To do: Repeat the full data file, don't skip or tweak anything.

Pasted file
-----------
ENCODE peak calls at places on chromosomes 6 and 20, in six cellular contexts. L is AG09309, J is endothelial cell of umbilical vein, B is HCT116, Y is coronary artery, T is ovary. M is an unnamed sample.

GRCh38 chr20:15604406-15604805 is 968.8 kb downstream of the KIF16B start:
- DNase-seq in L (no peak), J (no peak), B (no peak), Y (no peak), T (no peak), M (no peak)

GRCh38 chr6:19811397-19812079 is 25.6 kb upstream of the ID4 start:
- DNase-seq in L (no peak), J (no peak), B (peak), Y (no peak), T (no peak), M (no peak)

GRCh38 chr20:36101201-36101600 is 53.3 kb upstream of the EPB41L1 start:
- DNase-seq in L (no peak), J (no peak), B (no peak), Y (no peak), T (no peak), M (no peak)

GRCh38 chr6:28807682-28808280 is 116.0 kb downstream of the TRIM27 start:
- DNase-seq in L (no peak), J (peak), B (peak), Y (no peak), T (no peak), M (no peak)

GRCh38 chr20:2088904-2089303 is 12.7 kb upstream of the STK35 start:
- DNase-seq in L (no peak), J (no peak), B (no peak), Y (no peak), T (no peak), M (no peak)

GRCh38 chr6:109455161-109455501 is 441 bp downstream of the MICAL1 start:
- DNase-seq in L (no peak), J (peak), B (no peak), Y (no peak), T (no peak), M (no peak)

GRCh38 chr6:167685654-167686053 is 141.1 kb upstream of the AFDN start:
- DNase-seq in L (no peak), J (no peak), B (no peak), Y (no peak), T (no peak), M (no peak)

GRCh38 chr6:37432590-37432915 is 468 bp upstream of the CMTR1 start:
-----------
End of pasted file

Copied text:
ENCODE peak calls at places on chromosomes 6 and 20, in six cellular contexts. L is AG09309, J is endothelial cell of umbilical vein, B is HCT116, Y is coronary artery, T is ovary. M is an unnamed sample.

GRCh38 chr20:15604406-15604805 is 968.8 kb downstream of the KIF16B start:
- DNase-seq in L (no peak), J (no peak), B (no peak), Y (no peak), T (no peak), M (no peak)

GRCh38 chr6:19811397-19812079 is 25.6 kb upstream of the ID4 start:
- DNase-seq in L (no peak), J (no peak), B (peak), Y (no peak), T (no peak), M (no peak)

GRCh38 chr20:36101201-36101600 is 53.3 kb upstream of the EPB41L1 start:
- DNase-seq in L (no peak), J (no peak), B (no peak), Y (no peak), T (no peak), M (no peak)

GRCh38 chr6:28807682-28808280 is 116.0 kb downstream of the TRIM27 start:
- DNase-seq in L (no peak), J (peak), B (peak), Y (no peak), T (no peak), M (no peak)

GRCh38 chr20:2088904-2089303 is 12.7 kb upstream of the STK35 start:
- DNase-seq in L (no peak), J (no peak), B (no peak), Y (no peak), T (no peak), M (no peak)

GRCh38 chr6:109455161-109455501 is 441 bp downstream of the MICAL1 start:
- DNase-seq in L (no peak), J (peak), B (no peak), Y (no peak), T (no peak), M (no peak)

GRCh38 chr6:167685654-167686053 is 141.1 kb upstream of the AFDN start:
- DNase-seq in L (no peak), J (no peak), B (no peak), Y (no peak), T (no peak), M (no peak)

GRCh38 chr6:37432590-37432915 is 468 bp upstream of the CMTR1 start: